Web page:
- Scientists are using artificial photosynthesis to make methane out of carbon dioxide, water and sunlight.
- A new device could be added to solar panels to essentially recycle fossil fuels.
- The breakthrough comes as methane recently surpassed coal as the primary source of fuel for generating electricity in the United States.
With more trees on Earth than stars in the Milky Way galaxy, photosynthesis — how plants convert sunlight into energy — is happening all around us. And now researchers are leaning on that leaf-based process to recycle fossil fuels.
It’s being called “artificial photosynthesis,” a new approach that can make methane, the main component of natural gas, out of carbon dioxide, water and sunlight. Researchers are hoping to add the catalyst to solar panels, which could help make natural-gas-powered devices carbon neutral. The breakthrough has the potential to ease our dependency on fossil fuels as more places around the world are feeling the effects of climate change.
“Thirty percent of the energy in the U.S. comes from natural gas,” Zetian Mi, a University of Michigan professor who co-led the work, said in a release. “If we can generate green methane, it’s a big deal.”
The new work comes as U.S. natural gas demand reached an all-time high last year, and is expected to keep rising. Fracking is the latest — and controversial — method used for extracting natural gas, but the process has been linked to a rapid rise in global methane emissions that accelerate the pace of climate change.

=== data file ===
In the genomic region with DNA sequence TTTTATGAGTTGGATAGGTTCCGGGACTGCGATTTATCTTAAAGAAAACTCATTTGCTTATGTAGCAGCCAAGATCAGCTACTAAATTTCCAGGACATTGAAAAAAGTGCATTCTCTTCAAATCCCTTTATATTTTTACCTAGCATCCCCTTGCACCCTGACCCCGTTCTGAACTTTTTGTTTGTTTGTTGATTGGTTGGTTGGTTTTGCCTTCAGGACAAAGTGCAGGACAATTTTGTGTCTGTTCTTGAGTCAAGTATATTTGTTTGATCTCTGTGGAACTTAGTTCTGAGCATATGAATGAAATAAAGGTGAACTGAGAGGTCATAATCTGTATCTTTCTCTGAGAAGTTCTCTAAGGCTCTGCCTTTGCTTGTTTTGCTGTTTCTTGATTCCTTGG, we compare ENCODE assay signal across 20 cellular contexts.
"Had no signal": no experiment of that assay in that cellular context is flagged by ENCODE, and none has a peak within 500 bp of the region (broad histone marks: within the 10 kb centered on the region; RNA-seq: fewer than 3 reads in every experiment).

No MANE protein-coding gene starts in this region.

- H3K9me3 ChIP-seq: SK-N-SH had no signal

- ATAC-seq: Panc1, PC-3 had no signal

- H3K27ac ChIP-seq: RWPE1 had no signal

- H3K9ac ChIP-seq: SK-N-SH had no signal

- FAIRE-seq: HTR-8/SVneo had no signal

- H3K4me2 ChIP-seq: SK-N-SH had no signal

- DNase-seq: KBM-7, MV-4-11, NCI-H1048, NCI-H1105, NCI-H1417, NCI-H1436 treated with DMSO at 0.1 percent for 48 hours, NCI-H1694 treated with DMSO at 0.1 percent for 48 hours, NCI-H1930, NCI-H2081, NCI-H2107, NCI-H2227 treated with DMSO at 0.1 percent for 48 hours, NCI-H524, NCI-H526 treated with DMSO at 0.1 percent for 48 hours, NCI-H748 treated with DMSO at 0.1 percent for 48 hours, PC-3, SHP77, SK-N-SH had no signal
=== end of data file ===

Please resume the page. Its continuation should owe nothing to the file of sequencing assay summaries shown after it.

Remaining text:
Another promising aspect of the research from University of Michigan, McGill University and McMaster University, is that the team harnessed relatively large electrical currents with a device that is possible to mass produce.
The device is somewhat like a solar panel itself, studded with nanoparticles of copper and iron, according to the release from the University of Michigan. It can use the sun’s energy or an electrical current to break down the carbon dioxide and water. But, researchers also found a way for the device to run on electricity, potentially allowing it to operate in the dark.
Researchers say the design of the device is what is most important, since turning carbon dioxide into methane is a very difficult process.
“One million-dollar question is how to quickly navigate through the enormous materials space to identify the optimal recipe,” said Jun Song, a professor at McGill University who co-led the research.
The key to the device are the nanoparticles of copper and iron, which hold onto molecules by their carbon and oxygen atoms, buying time for hydrogen to make the leap from the water molecule fragments onto the carbon atom, researchers explained in a release.
The innovation is an “exciting advance,” Edward Sargest, a chemist and solar fuels expert at the University of Toronto who was not involved with the research, told Science Magazine.
“The advantage of generating methane is that the infrastructure to store, distribute, and utilize it is widely available already,” Sargest said.